"I was a summer associate at Cleary Gottlieb Steen & Hamilton in 2001, and I participated in drafting offering circular for government of El Salvador's bond offering," Ms. Atuahene said. "I went to Hong Kong, and participated in drafting corporate contracts for debt restructuring transaction for an Indonesian state-owned firm. I speak Spanish. I'm at ease when it comes to my current on Argentine debt restructuring, capital market transactions for the Mexican state owned oil company, Pemex, as well as my work with the government of El Salvador."

In her work, she must travel to deal with local central bank governors and finance ministers. Ms. Atuahene acknowledged that her youth sometimes surprises senior officials.

"But when you're there to do due diligence on behalf of your clients, you can't avoid asking the tough questions," she said. "That's where people skills also come into play. You've got to be able to get along with those with whom you do business, but you've also got to ask those hard questions."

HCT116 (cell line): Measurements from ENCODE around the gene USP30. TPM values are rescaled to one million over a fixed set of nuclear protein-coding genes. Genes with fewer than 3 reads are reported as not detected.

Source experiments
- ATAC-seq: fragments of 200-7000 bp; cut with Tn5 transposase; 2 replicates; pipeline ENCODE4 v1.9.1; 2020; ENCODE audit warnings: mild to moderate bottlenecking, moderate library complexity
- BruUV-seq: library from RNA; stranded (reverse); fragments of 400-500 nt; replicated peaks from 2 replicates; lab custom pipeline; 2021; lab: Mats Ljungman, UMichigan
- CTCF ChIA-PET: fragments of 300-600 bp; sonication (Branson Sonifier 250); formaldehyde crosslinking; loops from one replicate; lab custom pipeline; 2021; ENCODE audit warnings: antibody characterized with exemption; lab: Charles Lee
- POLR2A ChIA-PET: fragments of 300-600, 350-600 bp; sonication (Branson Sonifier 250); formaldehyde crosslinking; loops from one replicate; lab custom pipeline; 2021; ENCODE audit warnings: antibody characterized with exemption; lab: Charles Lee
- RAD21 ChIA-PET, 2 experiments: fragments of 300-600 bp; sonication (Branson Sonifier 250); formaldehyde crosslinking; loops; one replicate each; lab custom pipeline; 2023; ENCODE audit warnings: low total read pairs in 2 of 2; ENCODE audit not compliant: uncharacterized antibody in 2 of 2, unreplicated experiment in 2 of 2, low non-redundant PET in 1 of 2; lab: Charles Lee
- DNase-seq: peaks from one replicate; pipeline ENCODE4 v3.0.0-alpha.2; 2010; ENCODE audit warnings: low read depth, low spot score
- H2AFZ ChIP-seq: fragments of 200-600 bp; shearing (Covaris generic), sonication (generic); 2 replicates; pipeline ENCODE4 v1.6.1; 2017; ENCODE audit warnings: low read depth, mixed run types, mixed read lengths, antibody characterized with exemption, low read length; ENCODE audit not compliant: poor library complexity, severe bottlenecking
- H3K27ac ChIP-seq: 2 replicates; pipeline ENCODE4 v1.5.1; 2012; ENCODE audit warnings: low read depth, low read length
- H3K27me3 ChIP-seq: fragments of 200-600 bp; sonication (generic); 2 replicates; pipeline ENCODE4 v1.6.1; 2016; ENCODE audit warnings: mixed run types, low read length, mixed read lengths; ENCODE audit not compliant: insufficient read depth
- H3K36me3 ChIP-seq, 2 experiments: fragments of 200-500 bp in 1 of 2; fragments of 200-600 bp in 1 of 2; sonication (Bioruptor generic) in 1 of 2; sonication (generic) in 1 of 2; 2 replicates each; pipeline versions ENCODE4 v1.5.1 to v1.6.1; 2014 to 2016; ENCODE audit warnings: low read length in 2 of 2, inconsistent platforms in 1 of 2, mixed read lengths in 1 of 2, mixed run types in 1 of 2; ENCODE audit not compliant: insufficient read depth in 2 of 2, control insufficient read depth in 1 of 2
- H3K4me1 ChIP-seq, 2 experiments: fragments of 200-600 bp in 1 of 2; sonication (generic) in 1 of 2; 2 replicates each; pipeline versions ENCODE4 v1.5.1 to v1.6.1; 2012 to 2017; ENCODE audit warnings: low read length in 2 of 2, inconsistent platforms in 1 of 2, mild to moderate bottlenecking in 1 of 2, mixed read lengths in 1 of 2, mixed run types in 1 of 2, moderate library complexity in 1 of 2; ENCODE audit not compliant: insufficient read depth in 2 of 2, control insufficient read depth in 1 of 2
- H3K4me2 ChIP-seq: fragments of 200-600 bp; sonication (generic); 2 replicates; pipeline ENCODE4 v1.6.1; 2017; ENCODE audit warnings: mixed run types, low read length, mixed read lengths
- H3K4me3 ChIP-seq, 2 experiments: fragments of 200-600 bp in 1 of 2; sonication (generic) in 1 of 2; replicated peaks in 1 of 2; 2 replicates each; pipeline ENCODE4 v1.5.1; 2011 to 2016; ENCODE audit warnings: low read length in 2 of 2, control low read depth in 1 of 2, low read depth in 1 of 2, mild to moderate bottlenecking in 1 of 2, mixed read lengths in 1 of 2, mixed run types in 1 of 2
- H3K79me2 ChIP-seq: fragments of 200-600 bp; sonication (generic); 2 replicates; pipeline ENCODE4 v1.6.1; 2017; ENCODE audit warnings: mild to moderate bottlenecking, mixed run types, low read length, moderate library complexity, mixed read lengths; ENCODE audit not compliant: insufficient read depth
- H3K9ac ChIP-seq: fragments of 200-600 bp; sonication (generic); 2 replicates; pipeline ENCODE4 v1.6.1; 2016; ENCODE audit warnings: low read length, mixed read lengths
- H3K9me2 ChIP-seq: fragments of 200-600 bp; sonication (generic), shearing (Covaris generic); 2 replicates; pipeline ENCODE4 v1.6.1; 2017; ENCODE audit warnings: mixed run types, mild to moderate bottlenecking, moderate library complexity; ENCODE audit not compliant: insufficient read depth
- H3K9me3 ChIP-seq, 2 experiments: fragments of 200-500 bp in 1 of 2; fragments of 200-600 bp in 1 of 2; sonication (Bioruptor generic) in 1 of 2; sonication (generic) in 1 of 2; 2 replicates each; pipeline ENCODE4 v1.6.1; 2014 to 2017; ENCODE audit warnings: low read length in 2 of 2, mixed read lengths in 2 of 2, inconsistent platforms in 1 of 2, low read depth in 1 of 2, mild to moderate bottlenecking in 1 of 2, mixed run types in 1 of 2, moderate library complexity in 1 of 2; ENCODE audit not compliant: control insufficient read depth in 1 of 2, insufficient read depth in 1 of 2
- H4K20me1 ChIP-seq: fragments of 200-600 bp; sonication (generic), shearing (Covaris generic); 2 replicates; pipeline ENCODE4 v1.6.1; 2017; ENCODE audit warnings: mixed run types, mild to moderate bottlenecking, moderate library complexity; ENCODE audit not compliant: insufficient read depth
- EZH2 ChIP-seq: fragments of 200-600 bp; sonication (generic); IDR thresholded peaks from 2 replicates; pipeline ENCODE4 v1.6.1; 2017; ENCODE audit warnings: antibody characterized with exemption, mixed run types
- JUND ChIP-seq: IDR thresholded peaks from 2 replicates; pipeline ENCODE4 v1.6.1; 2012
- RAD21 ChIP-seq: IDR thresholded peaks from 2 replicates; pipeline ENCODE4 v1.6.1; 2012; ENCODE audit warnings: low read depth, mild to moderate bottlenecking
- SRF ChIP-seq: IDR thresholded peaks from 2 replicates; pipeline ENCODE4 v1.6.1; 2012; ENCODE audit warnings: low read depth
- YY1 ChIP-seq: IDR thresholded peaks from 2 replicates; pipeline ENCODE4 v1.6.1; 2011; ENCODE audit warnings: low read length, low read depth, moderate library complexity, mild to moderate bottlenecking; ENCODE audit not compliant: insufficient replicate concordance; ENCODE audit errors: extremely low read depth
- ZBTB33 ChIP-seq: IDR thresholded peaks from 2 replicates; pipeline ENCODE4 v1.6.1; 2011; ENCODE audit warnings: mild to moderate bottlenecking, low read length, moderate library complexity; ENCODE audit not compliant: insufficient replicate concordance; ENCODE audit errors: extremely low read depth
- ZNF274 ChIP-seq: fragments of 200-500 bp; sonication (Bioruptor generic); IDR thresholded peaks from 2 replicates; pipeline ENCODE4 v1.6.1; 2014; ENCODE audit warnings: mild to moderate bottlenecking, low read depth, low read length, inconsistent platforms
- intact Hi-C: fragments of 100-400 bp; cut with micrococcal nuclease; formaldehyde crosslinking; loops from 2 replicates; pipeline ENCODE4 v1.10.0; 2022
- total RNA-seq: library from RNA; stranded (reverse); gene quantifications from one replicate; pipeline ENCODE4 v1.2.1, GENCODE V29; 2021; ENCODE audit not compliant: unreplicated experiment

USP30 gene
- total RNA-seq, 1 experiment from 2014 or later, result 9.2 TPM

One hard question she posed to herself: Was corporate law what she really wanted to do?

"And my answer was, 'Well, I went to Harvard and I went to Yale, so how long do I have to chase merit badges?' -- so I made a decision," Ms. Atuahene said. "I decided that I would be a mentor for young lawyers. I decided I would teach. I think I've accumulated enough experience that I could put to use to help train lawyers."

That means in the fall Ms. Atuahene will head to the Chicago Kent College of Law to teach property law, international development, and international business transactions.

"My ideas aren't just out of textbooks," Ms. Atuahene said. "They are a product of my experience. They've been informed by my unique experience. And I want to inject those ideas into the public discourse. Being a teacher will allow me to do that. You won't find me jailed in the Ivory Tower."

Then she grew quiet for a moment.

"I can promise you one thing," Ms. Atuahene said, presently. "I've always brought passion to everything I've done. I want to help my law students find their own passion. And I'll be there, rooting for them."

Pranay Gupte,
Senior Writer and Global-Affairs Columnist